United States District Court, D. Colorado
RAYMOND P. MOORE, District Judge.
This matter is before the Court on "Plaintiff Steven Christiansen's Motion for Entry of Default against Motel 9 LLC and for a Hearing on the Amount of The Judgment" (ECF No. 93, the "Application for Default"). Motel 9 LLC has not responded to Plaintiffs' initial complaint or any of the amended complaints filed in this case, nor has it responded to the Application for Default. As explained below, the Court finds that Motel 9 LLC was not properly served with process and the Application for Default is DENIED without prejudice.
On August 12, 2014, Plaintiffs, designated or convicted sex offenders and their family members, filed a complaint in this Court against various individuals and entities alleging that the Sex Offender Management Board has created and enforced an unconstitutional policy that no sex offender in offense specific treatment may have contact with any minor, even his or her own family members. This is regardless of the age and gender of the actual victims involved in the offender's original conviction or whether there is any actual evidence that the offender poses an identifiable risk to their children or other minor family members. Plaintiffs allege that the Parole Board and individual parole officers have also unfairly enforced this policy. Plaintiffs allege that as a result of this unfair application of this unconstitutional policy, Plaintiffs are being denied their Constitutional right to familial association. Further, certain Plaintiffs allege they are forced to live in sub-standard motels after they are released from prison because their parole officers do not permit them to live with their families. Those Plaintiffs have also brought Eighth Amendment claims against their parole officers for forcing them to live in these conditions and state law claims against the motels based on the unfit living conditions they were subject to.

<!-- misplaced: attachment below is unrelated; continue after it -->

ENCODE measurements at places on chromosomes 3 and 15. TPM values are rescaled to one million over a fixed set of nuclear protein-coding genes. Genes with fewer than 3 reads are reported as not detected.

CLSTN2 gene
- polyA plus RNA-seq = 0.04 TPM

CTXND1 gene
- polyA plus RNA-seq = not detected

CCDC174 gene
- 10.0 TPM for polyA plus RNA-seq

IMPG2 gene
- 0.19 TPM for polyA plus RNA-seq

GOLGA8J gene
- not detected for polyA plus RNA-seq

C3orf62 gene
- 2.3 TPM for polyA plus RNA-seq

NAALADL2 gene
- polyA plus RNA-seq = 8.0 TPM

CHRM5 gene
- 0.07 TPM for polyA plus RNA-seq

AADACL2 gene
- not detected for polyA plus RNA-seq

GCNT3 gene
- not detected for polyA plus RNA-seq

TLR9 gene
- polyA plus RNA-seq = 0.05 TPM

Motel 9 LLC is one of the defendant motels being charged with state law violations as a result of the alleged unfit living conditions Plaintiff Steven Christiansen ("Christiansen") experienced when he was forced to live there by his parole officer. A Summons was filed with the Court on March 30, 2015 (ECF No. 80) indicating that Motel 9 LLC was served on February 20, 2015. However, Motel 9 LLC never filed an answer or moved to dismiss the Complaint. On April 19, 2015 Christiansen filed the instant Application for Default seeking an order from this Court of default judgment against Motel 9 LLC and also requesting a damages hearing. (ECF No. 93.) The Application for Default states that Motel 9 LLC was served process via David Kang, who "represented that he was authorized to accept service for Daniel E. Kim, Registered Agent for Motel 9 LLC." (ECF No. 93 at 2.)
Federal Rule of Civil Procedure 55(a) provides that "[w]hen a party against whom a judgment for affirmative relief is sought has failed to plead or otherwise defend, and that failure is shown by affidavit or otherwise, the clerk must enter the party's default." As a threshold showing that a party has failed to "plead or otherwise defend, " a party must demonstrate that process was correctly served on the defendant. Since Motel 9 LLC is an "unincorporated association, " the adequacy of process is determined by reference to Fed.R.Civ.P. 4(h), which provides that process must be effected "by delivering a copy of the summons and of the complaint to an officer, a managing or general agent, or any other agent authorized by appointment or by law to receive service of process...." Fed.R.Civ.P. 4(h)(1)(B); see also Villanueva v. Account Discovery Sys., LLC, No. 14-cv-00395, ___ F.Supp.3d ___, 2015 WL 148965, at *4 n.2 (D. Colo. Jan. 12, 2015) ("The service of process requirements under Fed.R.Civ.P. 4(h) also customarily apply to a limited liability company"). Alternatively, process on a company may be accomplished "in the manner prescribed by Rule 4(e)(1) for serving an individual, " Fed.R.Civ.P. 4(h)(1)(A), which allows for service by "following state law for serving a summons in an action brought in courts of general jurisdiction in the state where the district court is located or where service is made...." Fed.R.Civ.P. 4(e)(1). The Colorado rules provide in relevant part that "personal service" may be accomplished